What inspired you to become a photographer?
I became a photographer by accident, actually! I studied theatre and dance when I was in college, and continued to dance for a couple of years after I graduated. In 2007, I injured my knee, was no longer able to dance after my surgery, and could do very little physical activity, for that matter. I took up drawing and photography as a hobby, and to take my mind off how much I missed dance. I immediately fell in love with photography, though, and was absolutely obsessed with photographing everything I saw. The way I saw the world completely changed once I picked up a camera, and I started to notice a lot more beauty in the world. From that point forward, things started progressing very quickly from it being just a fun hobby, to something I was very passionate about.
What is your photography style?
My photography style is constantly changing, so that is tough to answer! The one thing that I feel has remained the same, especially with my portraiture, is that it is somewhat quirky. I have no agenda of making a political statement or even creating what some people might consider a work of art. My goal is to bring out what is real in people (and myself when I am taking self-portraits) and highlight the beauty and joy in the world, that is in all of us. People say that a lot of my photos are humorous, which is true to an extent because I have a pretty easy-going outlook on life and try to keep things light. I also use a lot of props, scenery and color tones in my photos, so that sort of lends itself to a bit more of an upbeat style.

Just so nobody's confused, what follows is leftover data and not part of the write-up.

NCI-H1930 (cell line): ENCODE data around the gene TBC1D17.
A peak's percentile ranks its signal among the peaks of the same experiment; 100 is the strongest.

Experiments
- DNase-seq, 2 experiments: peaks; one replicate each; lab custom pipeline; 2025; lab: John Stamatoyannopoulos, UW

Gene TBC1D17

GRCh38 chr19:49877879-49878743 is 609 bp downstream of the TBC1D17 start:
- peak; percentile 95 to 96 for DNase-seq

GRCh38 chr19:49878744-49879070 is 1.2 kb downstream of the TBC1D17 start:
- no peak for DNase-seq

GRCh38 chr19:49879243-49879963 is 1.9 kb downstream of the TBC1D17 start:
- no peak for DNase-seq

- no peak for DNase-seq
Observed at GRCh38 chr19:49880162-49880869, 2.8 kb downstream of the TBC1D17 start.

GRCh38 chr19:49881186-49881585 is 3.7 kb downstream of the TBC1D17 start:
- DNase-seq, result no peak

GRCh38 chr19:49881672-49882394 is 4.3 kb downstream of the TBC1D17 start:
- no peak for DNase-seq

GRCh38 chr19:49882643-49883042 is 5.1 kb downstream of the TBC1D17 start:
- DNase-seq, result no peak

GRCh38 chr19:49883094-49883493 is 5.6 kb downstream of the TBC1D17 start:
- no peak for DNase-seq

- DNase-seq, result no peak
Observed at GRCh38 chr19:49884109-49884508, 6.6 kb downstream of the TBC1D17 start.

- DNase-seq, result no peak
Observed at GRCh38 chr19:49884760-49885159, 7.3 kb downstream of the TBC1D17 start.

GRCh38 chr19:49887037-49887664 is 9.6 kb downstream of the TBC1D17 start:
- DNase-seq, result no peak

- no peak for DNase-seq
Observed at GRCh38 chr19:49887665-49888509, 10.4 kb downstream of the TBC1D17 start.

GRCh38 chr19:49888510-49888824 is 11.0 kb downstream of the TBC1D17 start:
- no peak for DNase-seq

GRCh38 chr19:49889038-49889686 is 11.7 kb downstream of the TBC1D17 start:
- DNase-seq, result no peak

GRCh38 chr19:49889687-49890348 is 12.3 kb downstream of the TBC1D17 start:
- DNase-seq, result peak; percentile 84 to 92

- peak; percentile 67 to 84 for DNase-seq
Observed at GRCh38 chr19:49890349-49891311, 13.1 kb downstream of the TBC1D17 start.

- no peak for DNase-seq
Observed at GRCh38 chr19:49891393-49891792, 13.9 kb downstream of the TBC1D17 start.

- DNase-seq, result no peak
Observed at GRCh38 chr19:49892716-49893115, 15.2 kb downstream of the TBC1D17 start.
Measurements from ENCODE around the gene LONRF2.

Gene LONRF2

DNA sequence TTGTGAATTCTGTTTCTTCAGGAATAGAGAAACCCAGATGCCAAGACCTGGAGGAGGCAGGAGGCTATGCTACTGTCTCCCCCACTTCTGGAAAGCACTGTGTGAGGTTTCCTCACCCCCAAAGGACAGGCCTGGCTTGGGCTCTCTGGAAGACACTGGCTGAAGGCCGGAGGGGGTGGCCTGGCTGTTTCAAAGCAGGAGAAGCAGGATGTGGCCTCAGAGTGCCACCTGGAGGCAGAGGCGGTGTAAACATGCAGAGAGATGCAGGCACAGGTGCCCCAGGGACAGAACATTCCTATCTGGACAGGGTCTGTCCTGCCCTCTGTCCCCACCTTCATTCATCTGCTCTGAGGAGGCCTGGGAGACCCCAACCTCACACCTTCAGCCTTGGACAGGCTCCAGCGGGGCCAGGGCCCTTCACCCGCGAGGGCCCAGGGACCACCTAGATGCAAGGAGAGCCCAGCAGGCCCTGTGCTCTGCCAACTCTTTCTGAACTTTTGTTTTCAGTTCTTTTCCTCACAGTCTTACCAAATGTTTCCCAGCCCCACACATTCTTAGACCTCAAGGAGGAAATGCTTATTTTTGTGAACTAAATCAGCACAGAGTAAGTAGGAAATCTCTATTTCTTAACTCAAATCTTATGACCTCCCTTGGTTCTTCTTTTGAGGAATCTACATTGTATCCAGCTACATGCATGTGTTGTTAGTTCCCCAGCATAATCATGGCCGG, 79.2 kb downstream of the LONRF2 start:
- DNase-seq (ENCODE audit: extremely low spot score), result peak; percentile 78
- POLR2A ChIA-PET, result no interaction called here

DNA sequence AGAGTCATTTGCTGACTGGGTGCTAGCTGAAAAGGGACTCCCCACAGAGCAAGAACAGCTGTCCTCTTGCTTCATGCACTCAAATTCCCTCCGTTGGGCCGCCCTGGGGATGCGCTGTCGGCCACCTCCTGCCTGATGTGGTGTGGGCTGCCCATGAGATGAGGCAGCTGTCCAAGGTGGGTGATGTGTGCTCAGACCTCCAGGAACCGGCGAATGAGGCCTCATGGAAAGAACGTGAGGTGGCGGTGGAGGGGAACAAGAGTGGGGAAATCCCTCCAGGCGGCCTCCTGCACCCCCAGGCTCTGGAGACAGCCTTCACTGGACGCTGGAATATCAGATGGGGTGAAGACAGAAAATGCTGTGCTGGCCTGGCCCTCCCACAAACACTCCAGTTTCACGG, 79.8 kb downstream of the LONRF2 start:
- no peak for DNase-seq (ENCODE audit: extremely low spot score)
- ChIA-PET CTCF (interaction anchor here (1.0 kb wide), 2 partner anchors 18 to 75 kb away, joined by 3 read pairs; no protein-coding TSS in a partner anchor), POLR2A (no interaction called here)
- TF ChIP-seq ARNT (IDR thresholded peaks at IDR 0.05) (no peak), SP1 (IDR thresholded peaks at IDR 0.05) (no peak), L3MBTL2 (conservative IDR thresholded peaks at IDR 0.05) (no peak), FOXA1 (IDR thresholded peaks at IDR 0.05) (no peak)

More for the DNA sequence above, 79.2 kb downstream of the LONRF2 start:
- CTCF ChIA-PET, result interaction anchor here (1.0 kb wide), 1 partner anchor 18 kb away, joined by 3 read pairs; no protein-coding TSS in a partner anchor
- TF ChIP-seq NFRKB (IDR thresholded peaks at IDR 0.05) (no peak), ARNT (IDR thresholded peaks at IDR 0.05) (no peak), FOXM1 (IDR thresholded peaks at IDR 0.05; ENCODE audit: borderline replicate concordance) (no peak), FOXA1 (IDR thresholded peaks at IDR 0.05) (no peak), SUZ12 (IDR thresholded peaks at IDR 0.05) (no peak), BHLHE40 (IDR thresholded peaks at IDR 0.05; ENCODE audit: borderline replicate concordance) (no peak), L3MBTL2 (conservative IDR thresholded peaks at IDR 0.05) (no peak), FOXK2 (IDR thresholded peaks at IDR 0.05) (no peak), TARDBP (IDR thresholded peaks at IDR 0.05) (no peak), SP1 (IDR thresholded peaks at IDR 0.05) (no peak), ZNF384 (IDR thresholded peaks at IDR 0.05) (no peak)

Your photos are absolutely gorgeous. Do you have any tips or tricks to creating a unique photo session?
Thank you! Any time I schedule a shoot with someone, whether they’re a friend or a stranger, I try to have a pre-shoot meeting to sit down to talk with them for about an hour in order to discuss what they are looking for in the shoot, but also to get to know them. If the person is someone who I do not know, getting to know them before the shoot helps me find out what aspects of their personality really shine, and also gives them the chance to get comfortable around me. My goal as a photographer is to help them relax, and just be themselves in front of the camera. I also try not to set a time limit for shoots. I know a lot of photographers whose sessions will run an hour or so, but I like to leave at least 3-4 hours open, because I like to get as many shots as possible so the client has a lot of shots to choose from. I also keep in mind that the client’s patience runs out about 5 times as fast as the photographer’s, so I try to keep the shoot moving while having as much fun as possible.
You have created an e-book about self-portraiture. Can you tell us more about that?
One of my favorite styles of photography is self-portraiture, for many reasons, but the main reasons are a) it is a wonderful way to hone your portrait skills and b) it is a great emotional outlet for self-expression. Before I started taking self-portraits, I was absolutely terrified of photographing another person! But, over time, as I practiced with self-portraits, I acquired a set of basic skills that made me more comfortable in my portrait work. I started a self-portrait 365 project, and the things I learned about composition, lighting and post-processing, became invaluable to my portrait photography. Last year, Darren Rowse, the editor at Digital Photography School, interviewed me on dPS, which eventually lead to him asking me to write the e-book. I absolutely jumped at the opportunity, because I knew there was definitely an interest in self-portraiture, but for those who had never tried it, I knew the book would encourage them to give it a try in order to improve their photography.
How important is self-portraiture?